Best of the Week
Most Popular
1.The Trump Reset, US Empire's Coming Economic, Cyber and Military War With China (2/2) - Nadeem_Walayat
2.Now Is the Time to Buy Gold - 5th Jan 17 - John Grandits
3.CIA Planning Rogue President Donald Trump Assassination? Elites "Manchurian Candidate" Plan B - Nadeem_Walayat
4.The Trump Reset - Regime Change, Russia the Over Hyped Fake News SuperPower (Part1) - Nadeem_Walayat
5.Most Popular Financial Markets Analysis of 2016 - Stock Market Crash Postponed Again - Nadeem_Walayat
6.No UK House Prices Brexit Crash 2016 Despite London Weakness, Forecast 2017 - Nadeem_Walayat
7.President Trump Understands the NSA, CIA... LIE, America's Intelligence Agencies Crime Syndicate! -Nadeem_Walayat
8.President Donald Trump's 2017 New Year Message, BBC Fake News, Was 2016 a Dream? - Nadeem_Walayat
9.Major Stocks Bear Market Still Looms - Zeal_LLC
10.Biased 2017 Forecasts - Debt, Housing and Stock Market (1/2) - James_Quinn
Last 7 days
HBO HOMELAND Bet on HIllary Clinton Winning US Election and LOST - 23rd Jan 17
Stock Market New Highs For 2017? Yes, But When Do I Enter? - 22nd Jan 17
Active vs Passive Investing: And the Winner Is ... - 22nd Jan 17
The Epidemic of Bad Ideas - 22nd Jan 17
Gold Futures Prices Looking Bullish - 22nd Jan 17
Time for Crude Oil Price Drop below $50? - 21st Jan 17
AI and Robotics - We Are All Low-Skilled Workers Now - 21st Jan 17
The Trump RESET Starts on US Presidential Inauguration Day 2017 - What to Expect - 20th Jan 17
Will the CIA Assassinate Rogue President Donald Trump Like JFK? - 19th Jan 17
Bonds, Dollar, Stocks, Gold, Silver Major Markets at Turning Points - 19th Jan 17
Populism; the Danger? What About Debt? - 19th Jan 17
Gold Price 50-DMA Breakout - 19th Jan 17
Turkey, 'Axis of Gold' and End of US Dollar Hegemony - 19th Jan 17
The Most Important Market Chart on the Planet - 19th Jan 17
Trump Deficits Will Be Huge - 19th Jan 17
Stock Market Trading Patience Pays Off with CHK Using Momentum Reversals - 19th Jan 17
Gold - How to "Buy Low and Sell High" Like a Pro - 19th Jan 17
State of the Global Stock, Financial and Commodity Markets Report 2017 - 19th Jan 17
The Hunt for Russia's Next Enemy - 18th Jan 17
Returning Gold Bulls - 18th Jan 17
Biotech Breakthrough Could Create A $11.4 Trillion Opportunity - 18th Jan 17
Bitcoin and Gold - Outlook, Volatility and Safe Haven Diversification - 17th Jan 17
Stock Market Uptrend on Borrowed Time - 17th Jan 17
The One Stock to Retire On - 17th Jan 17
Trump anti-Communist Counter Revolution - 17th Jan 17
US Stock Market Update as the Trump Inauguration Approaches - 17th Jan 17
The American Crisis - Common Sense 2017 - 17th Jan 17
Obama Leaves, Hope Arrives, Will Stupid Stay? - 17th Jan 17
Damage Inflicted by Precious Metals Manipulation Is in the “Multi Billions” - Keith Neumeyer - 17th Jan 17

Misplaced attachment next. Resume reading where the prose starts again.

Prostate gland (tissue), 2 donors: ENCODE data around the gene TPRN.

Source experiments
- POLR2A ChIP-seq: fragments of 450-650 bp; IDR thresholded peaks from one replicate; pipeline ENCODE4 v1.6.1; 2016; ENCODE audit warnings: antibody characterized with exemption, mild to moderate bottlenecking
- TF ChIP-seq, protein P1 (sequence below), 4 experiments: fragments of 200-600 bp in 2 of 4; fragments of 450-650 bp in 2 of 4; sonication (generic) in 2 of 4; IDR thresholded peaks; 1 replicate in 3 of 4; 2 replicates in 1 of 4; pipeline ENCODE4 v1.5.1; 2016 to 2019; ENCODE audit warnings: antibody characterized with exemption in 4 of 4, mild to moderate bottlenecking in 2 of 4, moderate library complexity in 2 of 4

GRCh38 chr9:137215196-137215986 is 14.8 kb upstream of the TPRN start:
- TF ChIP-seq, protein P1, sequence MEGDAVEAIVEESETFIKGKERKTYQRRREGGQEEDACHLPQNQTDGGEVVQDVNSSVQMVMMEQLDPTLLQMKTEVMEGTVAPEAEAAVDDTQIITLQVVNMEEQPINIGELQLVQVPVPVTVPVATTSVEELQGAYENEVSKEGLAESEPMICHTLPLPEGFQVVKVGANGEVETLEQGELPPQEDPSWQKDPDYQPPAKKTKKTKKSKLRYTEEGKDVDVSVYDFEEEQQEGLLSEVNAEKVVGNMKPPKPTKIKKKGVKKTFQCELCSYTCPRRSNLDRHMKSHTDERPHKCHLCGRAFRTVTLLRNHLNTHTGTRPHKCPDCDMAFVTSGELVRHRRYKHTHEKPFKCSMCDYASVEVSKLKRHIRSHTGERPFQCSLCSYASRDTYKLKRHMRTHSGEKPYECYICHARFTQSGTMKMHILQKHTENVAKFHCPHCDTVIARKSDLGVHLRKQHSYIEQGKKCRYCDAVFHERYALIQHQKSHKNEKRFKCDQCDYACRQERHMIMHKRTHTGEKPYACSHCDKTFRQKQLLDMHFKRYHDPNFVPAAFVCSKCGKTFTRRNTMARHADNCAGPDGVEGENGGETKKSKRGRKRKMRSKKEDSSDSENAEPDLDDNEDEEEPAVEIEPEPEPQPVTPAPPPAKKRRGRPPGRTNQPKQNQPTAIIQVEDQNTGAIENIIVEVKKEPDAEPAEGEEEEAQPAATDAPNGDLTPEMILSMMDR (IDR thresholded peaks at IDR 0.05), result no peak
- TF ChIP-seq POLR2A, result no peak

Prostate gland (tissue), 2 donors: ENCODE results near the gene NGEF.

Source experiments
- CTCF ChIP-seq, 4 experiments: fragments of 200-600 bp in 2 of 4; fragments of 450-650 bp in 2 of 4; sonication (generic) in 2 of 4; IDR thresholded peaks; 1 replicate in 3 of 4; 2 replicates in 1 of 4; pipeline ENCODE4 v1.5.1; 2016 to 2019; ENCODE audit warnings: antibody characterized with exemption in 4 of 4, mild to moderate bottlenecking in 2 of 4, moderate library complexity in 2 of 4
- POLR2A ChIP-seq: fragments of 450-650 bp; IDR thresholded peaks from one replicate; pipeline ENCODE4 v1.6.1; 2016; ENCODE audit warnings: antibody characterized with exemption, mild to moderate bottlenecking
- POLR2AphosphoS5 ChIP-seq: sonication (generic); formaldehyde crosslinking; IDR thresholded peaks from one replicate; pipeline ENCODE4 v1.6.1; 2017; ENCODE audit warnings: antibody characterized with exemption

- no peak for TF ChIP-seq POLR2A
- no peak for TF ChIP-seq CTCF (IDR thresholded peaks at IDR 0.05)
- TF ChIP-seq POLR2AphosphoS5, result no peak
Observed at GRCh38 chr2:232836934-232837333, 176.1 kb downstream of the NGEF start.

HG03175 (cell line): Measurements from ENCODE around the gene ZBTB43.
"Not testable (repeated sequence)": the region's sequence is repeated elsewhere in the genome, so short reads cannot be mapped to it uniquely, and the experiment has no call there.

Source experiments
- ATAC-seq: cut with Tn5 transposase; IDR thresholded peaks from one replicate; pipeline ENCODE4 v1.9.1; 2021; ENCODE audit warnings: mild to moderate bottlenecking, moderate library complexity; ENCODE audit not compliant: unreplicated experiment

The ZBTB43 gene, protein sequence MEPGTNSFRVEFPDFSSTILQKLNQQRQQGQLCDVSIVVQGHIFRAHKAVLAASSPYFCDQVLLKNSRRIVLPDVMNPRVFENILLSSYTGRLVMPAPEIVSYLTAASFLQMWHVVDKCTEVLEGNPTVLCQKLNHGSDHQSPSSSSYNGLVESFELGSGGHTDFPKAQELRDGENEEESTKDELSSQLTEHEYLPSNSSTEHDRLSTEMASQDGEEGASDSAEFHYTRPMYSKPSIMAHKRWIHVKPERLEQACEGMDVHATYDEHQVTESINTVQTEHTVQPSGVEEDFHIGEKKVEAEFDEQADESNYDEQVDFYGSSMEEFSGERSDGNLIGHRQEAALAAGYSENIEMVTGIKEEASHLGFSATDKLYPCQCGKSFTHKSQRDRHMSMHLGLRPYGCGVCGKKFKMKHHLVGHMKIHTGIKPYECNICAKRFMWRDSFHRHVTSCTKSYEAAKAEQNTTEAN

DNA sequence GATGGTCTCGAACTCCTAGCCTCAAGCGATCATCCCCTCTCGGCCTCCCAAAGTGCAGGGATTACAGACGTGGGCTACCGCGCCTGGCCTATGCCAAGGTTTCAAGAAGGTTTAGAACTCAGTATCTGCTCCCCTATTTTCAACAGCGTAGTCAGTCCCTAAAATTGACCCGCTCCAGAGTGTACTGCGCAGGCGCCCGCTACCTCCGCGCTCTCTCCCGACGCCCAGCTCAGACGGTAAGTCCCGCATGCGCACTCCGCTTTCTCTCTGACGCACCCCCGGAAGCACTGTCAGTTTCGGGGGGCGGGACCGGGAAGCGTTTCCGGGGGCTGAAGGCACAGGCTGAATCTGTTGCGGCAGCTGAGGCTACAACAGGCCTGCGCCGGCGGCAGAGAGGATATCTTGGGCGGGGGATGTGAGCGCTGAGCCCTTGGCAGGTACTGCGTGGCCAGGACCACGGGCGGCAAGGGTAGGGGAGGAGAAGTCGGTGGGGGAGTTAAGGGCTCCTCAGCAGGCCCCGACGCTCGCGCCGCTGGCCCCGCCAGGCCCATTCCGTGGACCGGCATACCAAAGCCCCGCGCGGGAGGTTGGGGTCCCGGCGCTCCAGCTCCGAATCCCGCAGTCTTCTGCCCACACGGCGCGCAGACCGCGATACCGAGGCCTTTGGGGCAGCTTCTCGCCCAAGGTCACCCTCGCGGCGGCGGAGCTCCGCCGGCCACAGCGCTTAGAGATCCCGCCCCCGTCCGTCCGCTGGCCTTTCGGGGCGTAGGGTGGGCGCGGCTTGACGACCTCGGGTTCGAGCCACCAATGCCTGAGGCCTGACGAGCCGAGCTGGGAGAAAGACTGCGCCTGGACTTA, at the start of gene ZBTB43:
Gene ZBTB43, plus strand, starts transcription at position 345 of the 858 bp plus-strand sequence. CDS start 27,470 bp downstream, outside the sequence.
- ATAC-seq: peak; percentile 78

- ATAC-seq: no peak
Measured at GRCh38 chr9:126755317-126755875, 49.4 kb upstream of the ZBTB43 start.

Gold Price Forecast 2017 Update - Video - 17th Jan 17
The Story of the U.S. Regime Change Plan in the Philippines - 16th Jan 17
Gold Price 2017 Trending Towards $1375 as Forecast - 16th Jan 17
'Deep State' CIA Director States We are Not NAZI's, Warns Trump Does Not Understand Russian Threat - 15th Jan 17
UK House Prices Forecast 2017 - Crash or Bull Market? - Video - 15th Jan 17
SPX Stocks Bull Market Update - 14th Jan 17
President Trump vs the Deep State that Hides in Plain Sight - 14th Jan 17
The Impact of Sir Alex Ferguson's Retirement on Man United's Share Price - 14th Jan 17

Free Instant Analysis

Free Instant Technical Analysis


Market Oracle FREE Newsletter

State of Global Markets 2017 - Report

Defensive Stocks Are Failing Again As A Safe Haven!

Stock-Markets / Stock Markets 2012 Nov 16, 2012 - 03:25 PM GMT

By: Sy_Harding

Stock-Markets

Best Financial Markets Analysis ArticleIn times of uncertainty, and in preparation for market declines, Wall Street’s advice to investors is always the same.

The market cannot be ‘timed’, and cash does not pay enough interest to even keep up with inflation. So investors need to remain fully invested and continue to buy stocks, but can protect themselves by shifting to ‘defensive’ stocks and sectors.


The advice has always been the same.

No matter what happens to the economy people will still have to eat, drink, and take their medicines. So food, beverage, and drug companies will continue to do well in an economic or market downturn. And the stocks of utilities and other solid companies that pay high dividends will also do well since the dividends will help offset a decline in the stock prices.

They do not explain that although consumers will still have to eat, drink, and take their medicines, investors will not have to continue to value the earnings of those companies as highly as they did in a rising market. Stocks that sell at 20 times earnings in the excitement of a rising market may only sell for 12 times earnings by the time a correction has made investors more fearful. So even though a company’s earnings continue to rise, its stock will still be dragged down by the falling market.